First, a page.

Yosua W. Tedja,
An-Chi Tsai, Julie Chen
Department of Architecture, National Taiwan University of Science and Technology,
1pAAa6 – Soundscape of washroom equipment and its application
Jun 25, 2017
173rd Meeting of the Acoustical Society of America and the 8th Forum Acusticum
Click here to read the abstract
There is at least one toilet in your apartment, sometimes two for a house or even three toilets for a midrise building. There are lots of toilets are in school. Wow! Toilets are everywhere! How loud is a toilet flush sound?
Audio 1. Credit: Tedja
It is about 92 decibels. Since human hearing is less sensitive in lower frequency regions, we only hear it as about 85 decibels. 85 decibels is as loud as a truck driving by in front of you. Since most people desire to sleep, work, and study in a quiet space, when someone flushes a toilet, our sleeping can be disturbed or our concentration broken.
Figure 1. Toilet sound and quiet space. Credit: Tsaih
Thus, how good is your washroom wall, door and window at reducing the toilet flush sound while you are sleeping, working or studying? As in most cases, a typical single layer of gypsum board wall is used and doesn’t reduce much of the low frequency sound, as Figure 2 shows.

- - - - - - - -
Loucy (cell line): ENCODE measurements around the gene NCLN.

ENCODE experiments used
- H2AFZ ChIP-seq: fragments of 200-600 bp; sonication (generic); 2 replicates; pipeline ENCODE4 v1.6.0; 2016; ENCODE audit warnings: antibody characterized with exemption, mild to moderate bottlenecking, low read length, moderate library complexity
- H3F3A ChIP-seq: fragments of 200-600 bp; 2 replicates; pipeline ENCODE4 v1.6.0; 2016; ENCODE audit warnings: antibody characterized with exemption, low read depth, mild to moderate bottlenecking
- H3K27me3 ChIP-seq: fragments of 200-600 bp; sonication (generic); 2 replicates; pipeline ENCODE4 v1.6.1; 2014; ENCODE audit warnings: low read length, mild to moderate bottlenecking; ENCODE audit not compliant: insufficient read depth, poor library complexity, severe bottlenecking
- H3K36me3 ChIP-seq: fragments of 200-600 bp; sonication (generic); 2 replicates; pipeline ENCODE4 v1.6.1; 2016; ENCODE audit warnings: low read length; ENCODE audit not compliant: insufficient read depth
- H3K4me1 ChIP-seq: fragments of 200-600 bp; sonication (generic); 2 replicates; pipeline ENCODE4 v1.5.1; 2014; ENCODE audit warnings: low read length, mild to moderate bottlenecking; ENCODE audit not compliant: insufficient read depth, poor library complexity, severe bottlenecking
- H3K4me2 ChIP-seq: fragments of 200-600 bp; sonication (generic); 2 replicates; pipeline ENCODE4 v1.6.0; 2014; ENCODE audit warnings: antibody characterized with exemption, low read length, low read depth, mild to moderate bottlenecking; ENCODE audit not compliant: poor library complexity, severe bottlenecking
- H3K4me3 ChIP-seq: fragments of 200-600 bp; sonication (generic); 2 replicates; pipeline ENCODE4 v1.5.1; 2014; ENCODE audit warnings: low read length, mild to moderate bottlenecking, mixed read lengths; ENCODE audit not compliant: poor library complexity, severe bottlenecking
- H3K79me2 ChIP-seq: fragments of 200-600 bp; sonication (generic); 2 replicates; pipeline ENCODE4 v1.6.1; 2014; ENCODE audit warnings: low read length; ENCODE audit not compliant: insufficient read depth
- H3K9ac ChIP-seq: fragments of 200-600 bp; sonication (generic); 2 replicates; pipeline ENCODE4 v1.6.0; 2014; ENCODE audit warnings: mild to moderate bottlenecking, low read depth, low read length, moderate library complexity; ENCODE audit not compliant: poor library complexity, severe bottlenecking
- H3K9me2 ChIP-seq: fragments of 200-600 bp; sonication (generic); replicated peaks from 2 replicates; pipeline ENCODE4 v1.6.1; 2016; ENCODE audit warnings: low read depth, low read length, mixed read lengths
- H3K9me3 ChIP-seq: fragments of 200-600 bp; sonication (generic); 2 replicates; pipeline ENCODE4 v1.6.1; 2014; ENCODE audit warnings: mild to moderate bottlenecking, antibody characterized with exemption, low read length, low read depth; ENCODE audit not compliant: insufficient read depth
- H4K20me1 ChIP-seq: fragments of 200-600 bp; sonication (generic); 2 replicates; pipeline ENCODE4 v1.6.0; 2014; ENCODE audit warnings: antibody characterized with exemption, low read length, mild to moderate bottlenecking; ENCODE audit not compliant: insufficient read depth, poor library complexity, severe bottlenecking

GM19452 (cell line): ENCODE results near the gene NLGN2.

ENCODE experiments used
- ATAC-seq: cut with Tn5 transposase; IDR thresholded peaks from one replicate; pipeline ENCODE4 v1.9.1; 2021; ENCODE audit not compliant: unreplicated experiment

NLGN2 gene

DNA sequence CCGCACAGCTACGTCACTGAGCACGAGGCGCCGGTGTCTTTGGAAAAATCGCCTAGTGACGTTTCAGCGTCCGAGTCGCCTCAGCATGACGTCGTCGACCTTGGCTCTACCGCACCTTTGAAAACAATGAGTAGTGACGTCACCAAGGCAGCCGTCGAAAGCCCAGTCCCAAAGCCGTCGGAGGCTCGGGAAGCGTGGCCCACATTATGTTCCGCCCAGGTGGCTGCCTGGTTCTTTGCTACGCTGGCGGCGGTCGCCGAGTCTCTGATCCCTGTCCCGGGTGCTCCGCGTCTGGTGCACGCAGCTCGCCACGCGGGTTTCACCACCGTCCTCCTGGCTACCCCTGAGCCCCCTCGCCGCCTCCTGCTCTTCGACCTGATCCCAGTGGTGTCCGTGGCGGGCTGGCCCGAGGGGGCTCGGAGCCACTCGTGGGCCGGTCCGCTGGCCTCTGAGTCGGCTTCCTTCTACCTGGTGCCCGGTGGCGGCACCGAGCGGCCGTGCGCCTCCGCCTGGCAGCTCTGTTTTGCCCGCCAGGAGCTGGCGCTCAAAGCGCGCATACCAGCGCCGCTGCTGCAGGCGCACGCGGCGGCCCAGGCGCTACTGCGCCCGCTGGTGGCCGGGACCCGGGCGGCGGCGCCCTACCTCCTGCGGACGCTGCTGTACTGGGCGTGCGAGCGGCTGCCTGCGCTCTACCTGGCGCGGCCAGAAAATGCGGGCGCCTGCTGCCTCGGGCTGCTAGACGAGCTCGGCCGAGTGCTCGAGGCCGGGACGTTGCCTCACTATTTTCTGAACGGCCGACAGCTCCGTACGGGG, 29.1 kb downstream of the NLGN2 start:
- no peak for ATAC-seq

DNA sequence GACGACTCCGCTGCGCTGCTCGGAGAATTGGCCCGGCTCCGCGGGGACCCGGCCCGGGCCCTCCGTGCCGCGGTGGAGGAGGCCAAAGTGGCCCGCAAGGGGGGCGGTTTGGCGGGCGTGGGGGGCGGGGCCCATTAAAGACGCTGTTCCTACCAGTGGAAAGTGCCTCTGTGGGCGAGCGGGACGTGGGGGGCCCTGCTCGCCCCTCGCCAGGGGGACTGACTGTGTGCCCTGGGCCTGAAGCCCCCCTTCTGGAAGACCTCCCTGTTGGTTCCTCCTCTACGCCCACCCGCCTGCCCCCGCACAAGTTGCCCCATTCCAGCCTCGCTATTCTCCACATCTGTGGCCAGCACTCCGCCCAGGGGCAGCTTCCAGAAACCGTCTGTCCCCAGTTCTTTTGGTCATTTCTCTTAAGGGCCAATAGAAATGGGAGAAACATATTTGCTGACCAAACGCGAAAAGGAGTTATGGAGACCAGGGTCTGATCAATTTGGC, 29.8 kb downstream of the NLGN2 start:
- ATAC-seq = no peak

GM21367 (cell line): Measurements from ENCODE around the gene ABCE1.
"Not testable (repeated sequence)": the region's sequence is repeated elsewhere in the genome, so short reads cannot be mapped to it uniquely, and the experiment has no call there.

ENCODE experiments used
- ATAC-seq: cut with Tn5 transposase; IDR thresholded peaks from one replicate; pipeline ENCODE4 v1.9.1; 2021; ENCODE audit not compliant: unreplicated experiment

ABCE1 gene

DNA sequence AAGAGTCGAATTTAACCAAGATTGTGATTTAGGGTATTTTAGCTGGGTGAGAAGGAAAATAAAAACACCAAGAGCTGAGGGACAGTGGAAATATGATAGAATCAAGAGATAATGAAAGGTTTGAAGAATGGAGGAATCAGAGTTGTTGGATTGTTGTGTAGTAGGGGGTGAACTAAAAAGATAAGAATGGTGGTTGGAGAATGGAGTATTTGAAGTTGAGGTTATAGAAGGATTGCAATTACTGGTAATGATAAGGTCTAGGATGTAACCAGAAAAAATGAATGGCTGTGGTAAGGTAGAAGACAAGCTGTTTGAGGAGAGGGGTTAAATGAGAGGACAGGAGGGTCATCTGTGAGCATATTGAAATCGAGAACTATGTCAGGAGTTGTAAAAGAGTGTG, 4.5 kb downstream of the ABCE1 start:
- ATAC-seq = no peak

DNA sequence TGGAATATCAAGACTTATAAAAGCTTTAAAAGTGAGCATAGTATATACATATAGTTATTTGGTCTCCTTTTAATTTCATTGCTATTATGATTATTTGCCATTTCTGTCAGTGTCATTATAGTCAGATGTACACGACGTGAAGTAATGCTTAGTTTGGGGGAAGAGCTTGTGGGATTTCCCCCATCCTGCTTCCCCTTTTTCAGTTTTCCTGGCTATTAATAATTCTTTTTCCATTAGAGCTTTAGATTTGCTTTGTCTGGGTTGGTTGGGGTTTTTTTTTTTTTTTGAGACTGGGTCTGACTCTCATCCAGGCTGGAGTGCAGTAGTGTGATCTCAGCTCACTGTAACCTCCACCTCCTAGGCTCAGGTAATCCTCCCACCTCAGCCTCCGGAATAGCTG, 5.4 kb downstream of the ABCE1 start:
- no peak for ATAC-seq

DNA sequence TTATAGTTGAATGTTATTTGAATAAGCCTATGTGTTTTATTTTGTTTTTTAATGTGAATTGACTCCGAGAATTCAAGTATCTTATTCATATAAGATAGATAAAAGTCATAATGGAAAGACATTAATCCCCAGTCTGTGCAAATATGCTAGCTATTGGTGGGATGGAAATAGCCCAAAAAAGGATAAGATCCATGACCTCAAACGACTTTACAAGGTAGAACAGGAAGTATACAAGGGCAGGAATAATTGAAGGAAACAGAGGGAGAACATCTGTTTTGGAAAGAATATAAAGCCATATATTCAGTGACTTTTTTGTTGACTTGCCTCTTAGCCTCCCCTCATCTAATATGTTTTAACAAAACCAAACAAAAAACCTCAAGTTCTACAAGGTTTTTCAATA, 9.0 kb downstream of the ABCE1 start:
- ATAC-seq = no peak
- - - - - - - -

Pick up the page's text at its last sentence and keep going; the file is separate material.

Figure 2. Toilet sound and sound reduction of a typical GWB wall. Credit: Tsaih
So, during work, study or sleep, you will still probably hear the “hmmmmmmm” sound. The simulated sound below assumes there are only walls, and no windows or doors in the washroom.
This research is to show how loud the washroom equipment sound can be and what kind of proper noise control an architect should consider using when designing washrooms in spaces like bedrooms and classrooms. We measured and analyzed sound pressure levels of washroom equipment. We also analyzed sound transmission class and its frequency spectrum of some typical washroom partitions to see if these partitions could reduce washroom equipment sound sufficiently.
Audio 2. Credit: Tedja
Figure 3. Toilet sound in study room and bedroom. Credit: Tsai
In short, a wall that blocks toilet flush sound is necessary in our homes, classes, and offices.
Figure 4. Learning and sleeping with toilet flush sound. Credit: Tedja and Chen